Not Lucky to Get Lymphoma, but Lucky to Get It When He Did

Last updated: February 2020

It was 1995, and by his own admission, Larry Lucchino, currently president and CEO Emeritus of the Boston Red Sox, was “cocky, full of myself.” At age 40, he had a big job - vice president and general counsel of the Baltimore Orioles – and was feeling healthy and strong at the end of a motorcycle trip in the south of France. Only, there was this persistent cough.

The cough turned out to be a symptom of non-Hodgkin lymphoma. Specifically, it was B-cell lymphoma, which starts in the B lymphocytes. “I was diagnosed on Friday the 13th. For a superstitious baseball executive, you can imagine,” he said.

“I was scared and angry. I took it as a slap in the face, an insult.”

But once it sunk in, he realized he was lucky.

Larry Lucchino reflects on cancer journey

“We are living through watershed moment in cancer therapy. A diagnosis of cancer used to be considered a death sentence, now it’s a survivable disease,” said the Hall of Famer who is now chairman and principal owner of the Pawtucket Red Sox, the Red Sox’s top minor league affiliate.

He was the keynote speaker at a conference, Survivorship 101, held at the Basketball Hall of Fame in Springfield, Mass., where he said he could be “exhibit A” in a demonstration of the advances made in cancer treatment.

He was treated at Boston’s Dana-Farber Cancer Institute, my home away from home. Chemotherapy did not keep him in remission, and he learned that it would take “a small miracle” to save his life. The miracle was an autologous bone marrow transplant, “a new modality” at the time.

“More than 12,000 days later, I’m still here,” he said. (That’s about 33 years!)

Doing great things after cancer

Dr. Jay Burton, an internist, survivor of acute myeloid leukemia and organizer of the conference through his support network, Survivor Journeys, said, “People can have cancer and go on to do great things. Larry is following that path.”

For Red Sox fans, the high point on that path had to be when he was president and CEO of Boston’s previously beleaguered team as they broke their 86-year “Curse of the Bambino” and won the 2004 World Series. Their trajectory had a parallel in my life. In 2003, when they lost, I received my diagnosis. The next year, after they won, I was recovering from my stem cell transplant and feeling better.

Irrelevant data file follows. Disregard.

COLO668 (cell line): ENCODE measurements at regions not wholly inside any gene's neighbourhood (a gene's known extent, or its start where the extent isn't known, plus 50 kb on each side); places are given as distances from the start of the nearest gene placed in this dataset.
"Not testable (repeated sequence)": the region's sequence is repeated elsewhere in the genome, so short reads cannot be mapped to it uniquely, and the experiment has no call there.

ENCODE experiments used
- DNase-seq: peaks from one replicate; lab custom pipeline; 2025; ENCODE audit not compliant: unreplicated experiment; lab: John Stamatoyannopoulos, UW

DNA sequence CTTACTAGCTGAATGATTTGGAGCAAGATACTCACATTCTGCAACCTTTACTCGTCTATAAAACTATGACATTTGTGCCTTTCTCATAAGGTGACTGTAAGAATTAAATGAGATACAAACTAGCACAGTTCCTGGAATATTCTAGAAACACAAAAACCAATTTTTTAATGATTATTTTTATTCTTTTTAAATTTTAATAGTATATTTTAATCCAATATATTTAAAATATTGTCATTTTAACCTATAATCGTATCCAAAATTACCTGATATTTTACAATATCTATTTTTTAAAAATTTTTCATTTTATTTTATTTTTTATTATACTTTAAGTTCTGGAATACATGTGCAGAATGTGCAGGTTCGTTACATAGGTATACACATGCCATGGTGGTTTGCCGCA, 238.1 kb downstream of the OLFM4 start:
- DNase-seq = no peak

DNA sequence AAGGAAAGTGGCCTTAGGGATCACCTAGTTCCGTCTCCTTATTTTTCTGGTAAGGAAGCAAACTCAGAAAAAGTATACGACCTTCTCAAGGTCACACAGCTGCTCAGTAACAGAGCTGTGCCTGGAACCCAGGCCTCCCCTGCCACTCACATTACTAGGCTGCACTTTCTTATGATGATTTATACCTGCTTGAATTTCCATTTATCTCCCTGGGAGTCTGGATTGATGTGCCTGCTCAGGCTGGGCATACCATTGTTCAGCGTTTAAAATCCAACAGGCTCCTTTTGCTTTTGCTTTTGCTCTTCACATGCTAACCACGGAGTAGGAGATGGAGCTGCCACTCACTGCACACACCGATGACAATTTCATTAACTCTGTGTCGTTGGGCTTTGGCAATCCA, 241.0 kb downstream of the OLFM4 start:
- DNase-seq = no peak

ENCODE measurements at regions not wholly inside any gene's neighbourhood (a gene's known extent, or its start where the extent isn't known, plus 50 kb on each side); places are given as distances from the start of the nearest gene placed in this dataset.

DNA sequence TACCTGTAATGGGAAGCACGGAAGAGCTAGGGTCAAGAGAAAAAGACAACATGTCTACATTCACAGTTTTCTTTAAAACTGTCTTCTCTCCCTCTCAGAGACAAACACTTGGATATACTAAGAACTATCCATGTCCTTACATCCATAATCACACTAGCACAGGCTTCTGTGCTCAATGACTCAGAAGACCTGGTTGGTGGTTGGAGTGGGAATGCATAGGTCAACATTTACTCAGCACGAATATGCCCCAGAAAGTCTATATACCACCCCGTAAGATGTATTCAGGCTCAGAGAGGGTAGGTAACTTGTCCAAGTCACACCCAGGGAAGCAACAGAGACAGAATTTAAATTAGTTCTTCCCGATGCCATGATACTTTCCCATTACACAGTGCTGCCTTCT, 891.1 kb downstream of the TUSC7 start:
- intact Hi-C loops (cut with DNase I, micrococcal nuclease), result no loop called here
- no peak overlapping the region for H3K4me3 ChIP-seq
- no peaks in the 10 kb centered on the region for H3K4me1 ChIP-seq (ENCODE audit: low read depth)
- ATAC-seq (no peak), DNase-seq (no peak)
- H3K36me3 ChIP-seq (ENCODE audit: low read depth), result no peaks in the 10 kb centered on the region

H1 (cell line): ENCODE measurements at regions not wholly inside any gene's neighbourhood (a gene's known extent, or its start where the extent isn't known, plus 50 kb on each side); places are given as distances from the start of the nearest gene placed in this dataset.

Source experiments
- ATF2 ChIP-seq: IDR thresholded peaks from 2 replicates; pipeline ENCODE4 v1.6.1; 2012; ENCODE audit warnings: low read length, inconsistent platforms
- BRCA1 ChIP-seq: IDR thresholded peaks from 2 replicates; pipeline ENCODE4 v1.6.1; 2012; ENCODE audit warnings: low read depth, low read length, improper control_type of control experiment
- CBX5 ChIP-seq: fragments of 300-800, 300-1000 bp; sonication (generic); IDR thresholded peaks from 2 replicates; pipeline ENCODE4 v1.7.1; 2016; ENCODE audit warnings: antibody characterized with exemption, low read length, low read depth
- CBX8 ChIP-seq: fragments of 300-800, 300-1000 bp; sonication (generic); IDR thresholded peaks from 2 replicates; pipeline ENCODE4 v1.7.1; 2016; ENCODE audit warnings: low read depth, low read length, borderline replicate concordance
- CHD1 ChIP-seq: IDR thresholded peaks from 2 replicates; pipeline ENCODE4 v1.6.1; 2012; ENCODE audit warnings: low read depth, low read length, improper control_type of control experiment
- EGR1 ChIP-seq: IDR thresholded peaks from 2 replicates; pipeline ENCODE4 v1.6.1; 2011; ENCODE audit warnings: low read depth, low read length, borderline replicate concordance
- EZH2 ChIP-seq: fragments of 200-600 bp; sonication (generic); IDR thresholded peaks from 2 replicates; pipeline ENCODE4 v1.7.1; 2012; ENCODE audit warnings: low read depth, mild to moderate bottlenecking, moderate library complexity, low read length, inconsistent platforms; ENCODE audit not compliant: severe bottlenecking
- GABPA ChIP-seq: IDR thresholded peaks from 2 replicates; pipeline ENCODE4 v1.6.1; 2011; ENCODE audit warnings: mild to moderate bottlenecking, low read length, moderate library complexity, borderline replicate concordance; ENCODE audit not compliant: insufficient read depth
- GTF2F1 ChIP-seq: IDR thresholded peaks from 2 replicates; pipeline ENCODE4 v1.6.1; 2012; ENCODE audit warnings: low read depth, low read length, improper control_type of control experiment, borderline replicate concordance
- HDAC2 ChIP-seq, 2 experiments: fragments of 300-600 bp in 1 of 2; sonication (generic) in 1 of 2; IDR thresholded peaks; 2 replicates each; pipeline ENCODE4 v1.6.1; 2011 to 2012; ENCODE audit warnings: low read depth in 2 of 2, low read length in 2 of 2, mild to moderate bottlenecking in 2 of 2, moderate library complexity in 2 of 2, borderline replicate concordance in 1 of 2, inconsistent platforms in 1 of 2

Lucchino got hit twice by what he called “this miserable disease.” Fourteen years after his transplant, he was diagnosed with prostate cancer and underwent surgery at Johns Hopkins Medicine.

Cancer survivors share similar hopes and fears

His comments showed that no matter what their occupation or status, cancer survivors share similar hopes and fears.

“Any of us who have a second bite of the apple know how good it tastes,” he said. “Time and the passage of time is something we’re much more conscious of after treatment.” Still, he said, “I’m not going to summarize this as a blessing.”

Fear of his cancer returning dogged him.

“There was the sense of fearing that every slight cough or sneeze was harbinger of the disease… I didn’t put it in my rear view mirror for a long time, probably 10 years or so, then I had prostate cancer, so probably until earlier this morning, that’s when I put it behind me,” he said with a smile.

Not being defined by our cancer

Throwing himself back into work helped, and this also is relatable – even though most of us are not baseball executives – because most of us feel better when not defined by cancer.

His work includes serving as chairman of the Jimmy Fund, the fundraising arm of the Dana-Farber Cancer Institute and the official charity of the Boston Red Sox. Back in 2012, I did my little part by speaking on the WEEI/NESN Jimmy Fund Radio Telethon. I was really nervous, but people said I didn’t strike out. In Part Two, I’ll talk about that day.

Read Part II of Ronni's story, Surviving a Radio Interview After Surviving Leukemia.

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This article represents the opinions, thoughts, and experiences of the author; none of this content has been paid for by any advertiser. The team does not recommend or endorse any products or treatments discussed herein. Learn more about how we maintain editorial integrity here.

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